When the priest described Thomas as touchy-feely and gave an example from his own life; of his three year old self touching a hot oven after his mother warned him not to, so many things in my mind came flooding to the front. We all have those moments.

This touchy-feely part of the sermon clicked and immediately I thought of my first trip to England and my visit to Warwick Castle.

I am a Doubting Thomas.

If you tell me the water’s too hot, I must put a finger under the tap. I like to open cabinets and the drawers in the refrigerator, and in a museum, I am an absolute horror to bring along. If it doesn’t specifically say in big bold letters DO NOT TOUCH, it’s a safe bet that I will touch it. Granted, I have not ever climbed up onto a Revolutionary era cannon at The Smithsonian as I saw one young child do, but I have my other mo
I’ve slid my fingers along the woven edges of medieval tapestries at The Cloisters. If I’m in an art museum with a roped off masterpiece, I must run a finger along the velvet rope that keeps me from the painting itself.

I’ve touched the fire truck at The State Museum.

When I was visiting my close friends, often a touch on my shoulder relieved any anxiety that had been rising, a hand grabbed and squeezed in friendship elicited a smile, fingers brushing as a cup of tea was passed was a small hug.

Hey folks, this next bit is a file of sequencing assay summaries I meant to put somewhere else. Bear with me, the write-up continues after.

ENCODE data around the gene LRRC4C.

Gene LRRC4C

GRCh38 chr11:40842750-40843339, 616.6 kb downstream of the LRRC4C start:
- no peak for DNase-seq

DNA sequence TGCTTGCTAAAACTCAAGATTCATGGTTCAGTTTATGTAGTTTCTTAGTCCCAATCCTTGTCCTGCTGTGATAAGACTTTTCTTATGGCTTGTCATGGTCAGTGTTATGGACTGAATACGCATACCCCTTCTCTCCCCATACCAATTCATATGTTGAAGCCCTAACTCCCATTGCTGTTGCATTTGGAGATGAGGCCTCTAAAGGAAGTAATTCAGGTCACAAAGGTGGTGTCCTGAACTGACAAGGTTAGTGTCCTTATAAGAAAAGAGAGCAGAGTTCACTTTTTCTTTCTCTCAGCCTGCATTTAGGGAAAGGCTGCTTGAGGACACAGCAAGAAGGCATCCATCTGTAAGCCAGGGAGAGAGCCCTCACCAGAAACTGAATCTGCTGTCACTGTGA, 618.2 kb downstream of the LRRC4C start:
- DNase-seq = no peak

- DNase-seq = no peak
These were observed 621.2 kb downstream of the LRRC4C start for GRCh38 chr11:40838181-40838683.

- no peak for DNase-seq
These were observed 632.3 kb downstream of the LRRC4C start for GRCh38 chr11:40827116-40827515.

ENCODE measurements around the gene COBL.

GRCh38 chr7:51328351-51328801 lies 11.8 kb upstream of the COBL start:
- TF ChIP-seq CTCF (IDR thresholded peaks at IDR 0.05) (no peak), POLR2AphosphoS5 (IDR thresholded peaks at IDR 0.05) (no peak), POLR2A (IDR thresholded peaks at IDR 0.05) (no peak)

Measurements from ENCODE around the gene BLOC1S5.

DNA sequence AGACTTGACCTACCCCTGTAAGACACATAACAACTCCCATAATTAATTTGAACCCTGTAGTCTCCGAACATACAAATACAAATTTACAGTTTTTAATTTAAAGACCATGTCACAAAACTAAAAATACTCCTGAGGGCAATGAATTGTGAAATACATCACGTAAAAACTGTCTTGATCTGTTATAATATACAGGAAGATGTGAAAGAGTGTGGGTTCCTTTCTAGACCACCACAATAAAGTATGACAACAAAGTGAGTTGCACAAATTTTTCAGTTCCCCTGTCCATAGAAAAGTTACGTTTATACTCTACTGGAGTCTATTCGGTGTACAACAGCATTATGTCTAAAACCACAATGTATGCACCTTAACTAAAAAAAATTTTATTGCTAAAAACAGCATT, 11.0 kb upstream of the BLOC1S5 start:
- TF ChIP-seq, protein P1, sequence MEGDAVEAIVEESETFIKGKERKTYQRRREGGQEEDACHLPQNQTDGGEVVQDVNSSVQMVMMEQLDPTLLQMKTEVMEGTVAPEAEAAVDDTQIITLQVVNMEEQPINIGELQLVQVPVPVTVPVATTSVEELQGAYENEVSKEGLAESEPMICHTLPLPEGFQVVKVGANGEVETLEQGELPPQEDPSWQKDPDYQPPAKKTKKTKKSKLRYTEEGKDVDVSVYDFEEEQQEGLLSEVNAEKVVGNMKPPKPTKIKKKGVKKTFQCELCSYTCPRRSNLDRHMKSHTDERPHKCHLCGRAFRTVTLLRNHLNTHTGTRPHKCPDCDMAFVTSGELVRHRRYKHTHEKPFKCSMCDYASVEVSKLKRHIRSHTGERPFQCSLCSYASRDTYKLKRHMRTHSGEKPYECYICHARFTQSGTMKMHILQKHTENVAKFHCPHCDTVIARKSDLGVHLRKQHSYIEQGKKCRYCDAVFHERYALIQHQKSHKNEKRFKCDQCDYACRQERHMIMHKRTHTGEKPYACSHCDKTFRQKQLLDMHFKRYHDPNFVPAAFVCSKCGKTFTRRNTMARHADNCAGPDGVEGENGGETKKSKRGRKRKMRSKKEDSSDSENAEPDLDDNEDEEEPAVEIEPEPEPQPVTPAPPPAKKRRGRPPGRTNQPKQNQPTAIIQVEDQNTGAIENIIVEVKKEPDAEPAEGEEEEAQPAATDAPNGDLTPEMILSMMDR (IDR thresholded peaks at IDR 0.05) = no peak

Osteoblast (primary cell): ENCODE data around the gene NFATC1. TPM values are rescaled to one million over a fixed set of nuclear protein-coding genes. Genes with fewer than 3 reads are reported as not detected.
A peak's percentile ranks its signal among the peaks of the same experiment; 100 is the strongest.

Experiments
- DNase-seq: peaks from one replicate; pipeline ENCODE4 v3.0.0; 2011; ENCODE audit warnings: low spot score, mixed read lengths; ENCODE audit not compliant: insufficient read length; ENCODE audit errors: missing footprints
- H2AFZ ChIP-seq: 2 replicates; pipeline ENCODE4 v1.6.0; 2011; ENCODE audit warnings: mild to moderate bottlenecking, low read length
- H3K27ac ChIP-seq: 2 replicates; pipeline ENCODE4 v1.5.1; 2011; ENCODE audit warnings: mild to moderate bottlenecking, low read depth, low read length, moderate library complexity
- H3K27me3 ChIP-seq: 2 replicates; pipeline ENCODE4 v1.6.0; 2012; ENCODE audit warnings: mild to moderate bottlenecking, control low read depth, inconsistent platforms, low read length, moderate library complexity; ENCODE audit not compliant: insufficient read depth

Most recently In Wales, the only thing that kept me from rocking and weeping during the flight was my hand on my pocket frog, the cool Lucite against my palm, my thumb rubbing the same spot over and over again. I also liked to rest my hand against the cold stone of thousands years old castles and brickworks and abbey walls.

Touch is the most soothing thing when it’s wanted or when you least expect that you wanted it. I feel this at daily mass every day during the peace part of Mass. I’m a little lost when there is no one around me to shake my hand. That simple touch sets my whole day on a positive note.¬

In Warwick, though, we were able to take a tour of the castle, and we eventually came to a room with a large, stunning chest. We were told that this tower (known as the Ghost Tower) was known to have the ghost of Sir Faulk Greville who was murdered by his servant, and we should listen for it. I think we all chuckled nervously.

The chest was next to a locked door and yes, I turned the old knob. The door didn’t budge in case you were wondering.

As the tour group was heading into the next room, I touched the top of the carved chest. I looked around and tried to lift the lid.

It opened!

It opened quite easily. I was just about to peek inside when a voice began to speak. I jumped at least ten feet, dropping the lid that fell noisily into its original closed place. I looked around the empty room and ran out after the tour group as fast as I could catch up.

When I met up with them, I realized that it was the tour guide on the other side of the door speaking at the exact moment I lifted the lid. Not quite the ghost I had just started believing in.

Touchy-feely is one of the more adventurous and a most beautiful part of human nature.